EVIL ANGELS by Pascal Bruckner

EVIL ANGELS

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KIRKUS REVIEW

The first US publication of a dreary French novel of existential agony and absurdly serious erotica."" My lover's buttocks were unusual. . .two really comfortable little ladies, frolicsome and chubby, naughty camp followers, benevolent and well-stuffed goddesses, guardians of the sanctuary, 'sesame' to an Ali Baba's cave of forty different smells. . .low-slung riches. . .beautiful shells, beautiful shells, beautiful prows, beautiful conches, unchangeable chassis."" The time is 1979, the place a French passenger liner steaming towards the Orient. The fanny phile speaking is a bitter cripple named Franz, confined to a wheelchair and forced to watch as the owner of the derriÉre in question (his wife, Rebecca) flirts with half the ship. His listener is the novel's narrator, 30-year-old high-school teacher Didier, who is heading for India with his beautiful girlfriend, Beatrice, Because Didier himself is enamored also of the cruel Rebecca, he is willing to sit still as Franz relates tale after tale about Rebecca's sexuality, her fickleness, her viciousness in causing the accident that paralyzed Franz, and the various scatological humiliations she subjected him to thereafter. Didier feels only pity for Franz--until the New Year's Eve party on shipboard, when he discovers he's been a dupe in a pitiless game played by the paraplegic. The poor Didier will end the novel brooding in an Istanbul prison. Laughable drivel disguised as a cynical, sophisticated love story. Bruckner also wrote the non-fiction The Tears of the White Man: Compassion as Contempt (1986).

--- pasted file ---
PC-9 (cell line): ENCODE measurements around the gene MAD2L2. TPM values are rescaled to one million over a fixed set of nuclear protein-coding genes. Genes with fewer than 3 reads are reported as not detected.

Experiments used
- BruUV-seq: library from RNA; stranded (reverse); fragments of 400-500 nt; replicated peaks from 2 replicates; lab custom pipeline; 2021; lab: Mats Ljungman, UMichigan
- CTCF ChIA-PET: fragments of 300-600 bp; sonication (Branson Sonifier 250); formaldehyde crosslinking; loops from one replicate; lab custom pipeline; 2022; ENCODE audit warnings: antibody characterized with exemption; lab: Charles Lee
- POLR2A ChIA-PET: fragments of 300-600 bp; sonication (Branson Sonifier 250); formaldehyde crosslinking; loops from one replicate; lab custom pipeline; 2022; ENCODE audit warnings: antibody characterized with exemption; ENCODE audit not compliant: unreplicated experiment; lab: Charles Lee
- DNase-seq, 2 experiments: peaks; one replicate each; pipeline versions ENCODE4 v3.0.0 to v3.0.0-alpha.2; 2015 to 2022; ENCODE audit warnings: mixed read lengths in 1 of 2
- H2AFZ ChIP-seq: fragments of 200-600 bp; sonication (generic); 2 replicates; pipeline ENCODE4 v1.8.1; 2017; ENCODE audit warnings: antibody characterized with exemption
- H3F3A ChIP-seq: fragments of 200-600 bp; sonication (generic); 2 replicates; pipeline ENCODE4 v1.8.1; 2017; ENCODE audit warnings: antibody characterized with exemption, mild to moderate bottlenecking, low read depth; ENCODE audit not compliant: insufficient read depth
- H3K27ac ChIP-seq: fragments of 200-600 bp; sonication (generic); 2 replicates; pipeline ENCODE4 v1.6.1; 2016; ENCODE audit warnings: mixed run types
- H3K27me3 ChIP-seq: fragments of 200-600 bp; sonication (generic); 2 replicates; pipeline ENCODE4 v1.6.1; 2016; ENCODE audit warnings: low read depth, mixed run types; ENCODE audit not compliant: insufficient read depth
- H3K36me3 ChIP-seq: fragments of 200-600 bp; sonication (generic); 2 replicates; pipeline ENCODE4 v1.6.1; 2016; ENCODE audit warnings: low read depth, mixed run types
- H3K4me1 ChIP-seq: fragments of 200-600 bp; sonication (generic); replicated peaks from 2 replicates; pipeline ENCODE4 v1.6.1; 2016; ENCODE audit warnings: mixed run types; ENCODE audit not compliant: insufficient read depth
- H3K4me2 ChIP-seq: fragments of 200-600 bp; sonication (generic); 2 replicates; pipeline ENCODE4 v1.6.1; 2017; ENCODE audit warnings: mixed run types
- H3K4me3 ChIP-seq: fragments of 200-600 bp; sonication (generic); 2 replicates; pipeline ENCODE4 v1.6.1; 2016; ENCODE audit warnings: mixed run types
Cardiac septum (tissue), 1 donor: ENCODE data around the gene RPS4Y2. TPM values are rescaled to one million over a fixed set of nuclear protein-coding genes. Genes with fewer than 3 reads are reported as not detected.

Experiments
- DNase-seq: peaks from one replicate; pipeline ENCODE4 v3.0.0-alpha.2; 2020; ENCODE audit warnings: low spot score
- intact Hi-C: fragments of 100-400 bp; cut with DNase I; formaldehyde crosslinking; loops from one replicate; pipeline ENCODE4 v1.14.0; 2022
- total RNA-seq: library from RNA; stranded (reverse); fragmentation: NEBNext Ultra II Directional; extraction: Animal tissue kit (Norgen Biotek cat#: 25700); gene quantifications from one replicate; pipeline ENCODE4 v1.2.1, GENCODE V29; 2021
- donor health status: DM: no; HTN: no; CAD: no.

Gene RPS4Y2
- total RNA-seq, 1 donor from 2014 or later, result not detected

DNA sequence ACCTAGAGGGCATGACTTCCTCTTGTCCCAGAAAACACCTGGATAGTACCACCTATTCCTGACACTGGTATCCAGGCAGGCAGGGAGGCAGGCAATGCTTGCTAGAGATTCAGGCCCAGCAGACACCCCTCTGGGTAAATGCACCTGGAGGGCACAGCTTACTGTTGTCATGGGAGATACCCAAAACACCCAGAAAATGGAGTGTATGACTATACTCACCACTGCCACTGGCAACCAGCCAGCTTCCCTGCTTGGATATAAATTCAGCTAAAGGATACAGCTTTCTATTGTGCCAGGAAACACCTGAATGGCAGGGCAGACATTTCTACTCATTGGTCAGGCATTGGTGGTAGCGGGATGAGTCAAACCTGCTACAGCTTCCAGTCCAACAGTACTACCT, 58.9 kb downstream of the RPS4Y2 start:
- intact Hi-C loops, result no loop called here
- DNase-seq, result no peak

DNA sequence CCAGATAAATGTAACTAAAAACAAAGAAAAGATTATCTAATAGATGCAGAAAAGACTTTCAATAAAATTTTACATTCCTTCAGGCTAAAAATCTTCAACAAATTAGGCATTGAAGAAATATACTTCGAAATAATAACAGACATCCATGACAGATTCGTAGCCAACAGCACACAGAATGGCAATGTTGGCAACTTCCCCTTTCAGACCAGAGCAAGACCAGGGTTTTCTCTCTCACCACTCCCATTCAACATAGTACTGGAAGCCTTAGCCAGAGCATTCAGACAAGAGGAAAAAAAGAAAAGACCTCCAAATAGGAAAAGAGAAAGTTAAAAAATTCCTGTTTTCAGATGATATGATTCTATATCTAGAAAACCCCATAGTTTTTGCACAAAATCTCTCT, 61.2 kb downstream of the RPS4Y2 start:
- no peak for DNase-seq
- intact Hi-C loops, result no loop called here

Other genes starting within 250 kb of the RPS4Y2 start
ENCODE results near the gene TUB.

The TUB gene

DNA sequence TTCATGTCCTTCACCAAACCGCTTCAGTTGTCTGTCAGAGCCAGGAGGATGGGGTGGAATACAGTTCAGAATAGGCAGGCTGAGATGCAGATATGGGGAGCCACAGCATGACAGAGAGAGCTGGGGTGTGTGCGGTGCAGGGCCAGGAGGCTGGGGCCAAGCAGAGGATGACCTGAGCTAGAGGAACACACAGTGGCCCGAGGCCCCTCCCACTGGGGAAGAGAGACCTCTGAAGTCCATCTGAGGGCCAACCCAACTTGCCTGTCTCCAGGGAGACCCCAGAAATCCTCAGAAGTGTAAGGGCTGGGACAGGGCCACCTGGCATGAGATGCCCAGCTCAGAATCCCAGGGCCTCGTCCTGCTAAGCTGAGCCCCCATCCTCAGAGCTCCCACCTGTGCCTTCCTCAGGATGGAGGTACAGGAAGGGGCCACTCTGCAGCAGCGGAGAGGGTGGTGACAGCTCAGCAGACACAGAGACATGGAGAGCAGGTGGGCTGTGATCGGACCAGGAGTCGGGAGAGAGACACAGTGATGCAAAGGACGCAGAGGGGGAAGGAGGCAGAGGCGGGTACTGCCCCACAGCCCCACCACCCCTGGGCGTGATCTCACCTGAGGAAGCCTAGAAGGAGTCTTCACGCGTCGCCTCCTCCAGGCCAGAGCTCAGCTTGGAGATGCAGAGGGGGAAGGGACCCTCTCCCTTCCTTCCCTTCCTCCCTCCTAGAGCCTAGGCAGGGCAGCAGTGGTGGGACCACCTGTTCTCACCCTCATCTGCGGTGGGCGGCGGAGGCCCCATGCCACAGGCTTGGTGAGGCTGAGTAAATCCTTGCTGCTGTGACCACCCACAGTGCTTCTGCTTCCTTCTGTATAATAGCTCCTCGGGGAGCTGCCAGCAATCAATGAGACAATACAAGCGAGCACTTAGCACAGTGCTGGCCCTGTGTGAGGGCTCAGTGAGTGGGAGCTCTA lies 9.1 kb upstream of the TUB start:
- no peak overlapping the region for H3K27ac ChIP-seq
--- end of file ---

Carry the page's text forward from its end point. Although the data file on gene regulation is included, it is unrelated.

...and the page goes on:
Pub Date: June 30th, 1987
Publisher: Grove